As in Csòka's findings, Greve et al. (2017) also showed increased susceptibility of P2X7 KO mice from GlaxoSmithKline (Brentford, UK)—mice that express a functional P2X7 protein in T cells—to a severe model of sepsis, in which mice received a high dose (165 million) of ARD6 E. coli strain intravenously. However, no significant differences were observed in bacterial load and plasma TNF-α, keratinocyte chemoattractant (KC), IL-1β and IL-6 between P2X7 KO and WT mice, 2.5 h after injection of a high dose of ARD6. Surprisingly, increased levels of IL-1β and IL-6, but not KC and TNF-α were reported in P2X7 KO mice injected with a low dose (41 million) of ARD6. The authors propose that the higher production of IL-1β in P2X7 KO receptor mice occurs via a non-canonical caspase8-dependent mechanism (Greve et al., 2017).

Finally, opposing results regarding the P2X7 receptor in sepsis could be related to differences in the mice microbiome, bacterial virulence, and severity of the infection. Although the P2X7 receptor may be relevant to bacterial control, morbidity, and mortality in this complex disease are related to onset of shock and hemodynamic compromise with multiple organ dysfunction and failure due to the excessive, unfettered inflammation in response to a pathogen. Since studies in humans and animal models have shown that P2X7 receptor contributes to the exacerbated inflammatory response, the use of P2X7 receptor inhibitors in addition to the antibiotic therapy seems to be a promising therapeutic strategy for sepsis management.

P2X7 Receptor in Fungal Infections

A limited number of studies have explored the role of P2X7 receptor in fungal infections. Perez-Flores et al. (2016) reported that P2X7 receptor in J774 cells functions as a scavenger receptor for bacteria but not yeast. P2X7 receptor is not required for NLRP3 activation and IL-1β secretion during Candida albicans infection, an opportunistic fungal pathogen. In vitro, P2X7 KO and WT macrophages secreted similar levels of IL-1β in response to C. albicans infection (Hise et al., 2009).

On the other hand, Xu et al. (2016) showed that invariant natural killer T (iNKT) cells interact with DC and release ATP, which activates P2X7 receptor in DC. P2X7 receptor activation in DC induces secretion of prostaglandin E2 (PGE2) stimulating neutrophil recruitment and controlling C. albicans infection. P2X7 deficient mice were more susceptible to pulmonary paracoccidioidomycosis, a disease caused by the dimorphic fungus Paracoccidioides brasiliensis (Feriotti et al., 2017). P2X7 receptor is crucial for the induction of an efficient Th1/Th17 immune response against P. brasiliensis in an NLRP3-dependent manner (Feriotti et al., 2017). Although P2X7 receptor may contribute to immune responses against certain fungal infections, further studies evaluating the relevance of pharmacological manipulation of P2X7 receptor in this field are necessary.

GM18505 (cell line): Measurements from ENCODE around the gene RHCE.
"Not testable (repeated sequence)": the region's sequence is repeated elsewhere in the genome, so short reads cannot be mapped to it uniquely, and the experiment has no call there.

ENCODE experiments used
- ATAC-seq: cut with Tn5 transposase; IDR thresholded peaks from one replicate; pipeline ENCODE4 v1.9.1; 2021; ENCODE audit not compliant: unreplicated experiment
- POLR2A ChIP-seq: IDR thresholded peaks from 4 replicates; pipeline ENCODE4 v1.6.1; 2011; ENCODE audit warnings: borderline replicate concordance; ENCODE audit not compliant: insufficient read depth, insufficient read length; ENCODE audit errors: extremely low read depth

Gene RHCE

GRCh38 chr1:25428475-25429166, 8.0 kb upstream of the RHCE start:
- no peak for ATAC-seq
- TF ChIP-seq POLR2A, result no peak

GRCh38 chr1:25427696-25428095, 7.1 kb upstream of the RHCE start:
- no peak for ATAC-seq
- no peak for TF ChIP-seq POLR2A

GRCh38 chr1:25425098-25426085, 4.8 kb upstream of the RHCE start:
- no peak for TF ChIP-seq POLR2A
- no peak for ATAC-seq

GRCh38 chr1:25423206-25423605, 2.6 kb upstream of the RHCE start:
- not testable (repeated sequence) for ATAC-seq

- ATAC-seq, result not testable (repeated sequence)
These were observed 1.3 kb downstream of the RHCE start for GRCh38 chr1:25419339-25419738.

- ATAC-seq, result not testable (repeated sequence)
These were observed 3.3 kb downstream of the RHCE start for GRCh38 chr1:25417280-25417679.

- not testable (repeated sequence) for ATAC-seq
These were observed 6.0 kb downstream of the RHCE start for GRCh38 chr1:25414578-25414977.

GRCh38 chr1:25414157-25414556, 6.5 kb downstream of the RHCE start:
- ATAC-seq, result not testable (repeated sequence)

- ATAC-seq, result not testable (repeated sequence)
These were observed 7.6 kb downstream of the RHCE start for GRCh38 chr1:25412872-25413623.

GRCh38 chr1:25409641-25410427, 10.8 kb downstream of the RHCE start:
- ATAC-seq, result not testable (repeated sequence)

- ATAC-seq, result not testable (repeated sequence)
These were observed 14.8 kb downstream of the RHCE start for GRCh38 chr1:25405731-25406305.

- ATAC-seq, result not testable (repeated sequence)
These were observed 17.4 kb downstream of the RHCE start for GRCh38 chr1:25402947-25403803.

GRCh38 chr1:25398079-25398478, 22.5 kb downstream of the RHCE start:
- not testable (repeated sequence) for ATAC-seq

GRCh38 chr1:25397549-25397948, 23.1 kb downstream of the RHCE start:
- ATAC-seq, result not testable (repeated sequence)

P2X7 Receptor in Protozoa Infections

Over the last decade, our laboratory has been exploring the role of P2X7 receptor in Leishmaniasis, a neglected tropical disease caused by a parasite of the genus Leishmania (Alvar et al., 2012). P2X7 receptor expression is upregulated in Leishmania amazonensis-infected macrophages and its activation reduces parasitic load in these cells (Chaves et al., 2009). Mechanistically, we demonstrated that activation of P2X7 receptor in infected macrophages reduces parasitic load via leukotriene B4 (LTB4) production (Chaves et al., 2009, 2014). Moreover, macrophage infection with L. amazonensis induced P2X7 receptor-mediated membrane permeabilization to anionic dye molecules, while it strongly decreased the uptake of cationic dyes (Marques-da-Silva et al., 2011). Interestingly, oATP affects parasite integrity and macrophage function by inhibiting the attachment/entrance of L. amazonensis promastigotes in a P2X7 receptor-independent manner (Figliuolo et al., 2014).

Recently, we showed that P2X7 receptor modulates the balance between inflammation and parasite control through a series of in vivo experiments where we infect P2X7 KO and WT mice with L. amazonensis. In a mouse model where subcutaneous L. amazonensis infection is induced by subcutaneous injection of the parasite in the footpad, genetic deletion of P2X7 receptor resulted in increased cell infiltration, higher IFN-γ levels, and low concentrations of IL-17 and TGF-β in the footpad, suggesting an excessive pro-inflammatory response. In addition to that, CD4+ and CD8+ T cells from infected P2X7 KO mice exhibited higher proliferative capacity than cells from infected WT mice (Figliuolo et al., 2017a). P2X7 KO mice were more susceptible to L. amazonensis infection showing increased lesion size and parasitic load (Figliuolo et al., 2017a). Increased susceptibility of P2X7 KO mice to L. amazonensis might be related to the role of P2X7 receptor in controlling T cell proliferation by inducing apoptosis. P2X7 KO mice showed an excessive CD4+ T cell proliferation which has a pathogenic role in leishmaniasis (Figliuolo et al., 2017a). Thus, P2X7 receptor is crucial for the immune response during leishmaniasis by regulating both innate and adaptive immunity.